5.B.11. The One Electron Transmembrane Transfer Complex (TmcABCD) Family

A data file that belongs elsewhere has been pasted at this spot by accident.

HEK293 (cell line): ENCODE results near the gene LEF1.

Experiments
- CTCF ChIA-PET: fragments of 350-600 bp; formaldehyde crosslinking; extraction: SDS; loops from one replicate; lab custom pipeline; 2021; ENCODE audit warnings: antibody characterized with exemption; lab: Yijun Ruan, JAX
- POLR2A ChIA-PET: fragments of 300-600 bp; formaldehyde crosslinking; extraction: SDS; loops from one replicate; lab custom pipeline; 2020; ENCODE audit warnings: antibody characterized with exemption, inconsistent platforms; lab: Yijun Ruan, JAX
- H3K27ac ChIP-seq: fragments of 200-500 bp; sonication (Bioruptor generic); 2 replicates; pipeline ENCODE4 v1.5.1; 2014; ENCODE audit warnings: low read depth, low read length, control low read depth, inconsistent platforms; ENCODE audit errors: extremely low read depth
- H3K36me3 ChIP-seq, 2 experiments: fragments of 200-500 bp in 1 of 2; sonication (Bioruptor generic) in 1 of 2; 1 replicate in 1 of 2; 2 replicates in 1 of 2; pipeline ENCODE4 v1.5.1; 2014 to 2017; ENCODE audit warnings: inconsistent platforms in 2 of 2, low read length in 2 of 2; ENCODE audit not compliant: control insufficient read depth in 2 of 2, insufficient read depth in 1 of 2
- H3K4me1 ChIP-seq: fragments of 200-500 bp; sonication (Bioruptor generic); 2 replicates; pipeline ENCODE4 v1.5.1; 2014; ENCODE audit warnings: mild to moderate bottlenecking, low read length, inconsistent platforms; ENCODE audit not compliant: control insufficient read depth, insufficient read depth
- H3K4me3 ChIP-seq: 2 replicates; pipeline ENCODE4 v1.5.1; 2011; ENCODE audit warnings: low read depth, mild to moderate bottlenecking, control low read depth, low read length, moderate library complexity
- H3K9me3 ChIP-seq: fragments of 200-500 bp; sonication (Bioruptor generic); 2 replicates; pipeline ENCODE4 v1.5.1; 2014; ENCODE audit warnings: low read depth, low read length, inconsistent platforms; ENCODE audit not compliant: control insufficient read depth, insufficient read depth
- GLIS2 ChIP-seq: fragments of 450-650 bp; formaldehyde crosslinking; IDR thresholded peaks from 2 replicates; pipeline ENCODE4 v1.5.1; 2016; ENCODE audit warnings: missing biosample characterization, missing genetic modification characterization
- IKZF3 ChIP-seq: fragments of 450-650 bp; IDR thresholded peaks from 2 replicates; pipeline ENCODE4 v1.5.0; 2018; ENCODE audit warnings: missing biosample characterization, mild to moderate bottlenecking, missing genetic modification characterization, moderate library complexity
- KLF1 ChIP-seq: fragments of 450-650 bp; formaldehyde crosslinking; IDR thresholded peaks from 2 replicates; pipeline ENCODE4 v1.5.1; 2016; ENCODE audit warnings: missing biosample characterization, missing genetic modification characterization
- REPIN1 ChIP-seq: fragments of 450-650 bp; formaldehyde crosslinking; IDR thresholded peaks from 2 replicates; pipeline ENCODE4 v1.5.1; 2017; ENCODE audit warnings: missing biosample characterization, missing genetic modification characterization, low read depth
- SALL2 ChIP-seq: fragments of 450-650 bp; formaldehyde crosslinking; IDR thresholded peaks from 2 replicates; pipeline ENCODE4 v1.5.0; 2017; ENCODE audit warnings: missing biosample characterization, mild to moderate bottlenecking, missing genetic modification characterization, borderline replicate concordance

Pereira et al. 2006 reported that three membrane-bound redox complexes are present in Desulfovibrio spp., whose genes are not found in the genomes of other sulfate reducers such as Desulfotalea psycrophila and Archaeoglobus fulgidus. These complexes contain a periplasmic cytochrome c subunit of the cytochrome c3 family, and their presence in these organisms correlates with the presence of a pool of periplasmic cytochromes c3, also absent in the two other sulfate reducers. Pereira et al. 2006 isolated and characterized the first of such complexes, Tmc from D. vulgaris Hildenborough, which is associated with the tetraheme type II cytochrome c3. The isolated Tmc complex contains four dissimilar subunits, including the small TpIIc3 (TmcA), an integral membrane cytochrome b (TmcC), and two cytoplasmic proteins, an iron-sulfur protein (TmcB) and a tryptophan-rich protein (TmcD). Spectroscopic studies indicated the presence of eight hemes c and two hemes b in the complex, pointing to an A2BCD composition (TmcA2BCD). EPR analysis reveals the presence of a [4Fe4S]3+ center and up to three other iron-sulfur centers in the cytoplasmic subunits. Nearly full reduction of the redox centers in the Tmc complex could be obtained upon incubation with hydrogenase/TpIc(3), supporting the role of this complex in transmembrane transfer of electrons to sulfate in the cytoplasm, resulting from periplasmic oxidation of hydrogen concomitant with the reduction of sulfate (Pereira et al. 2006).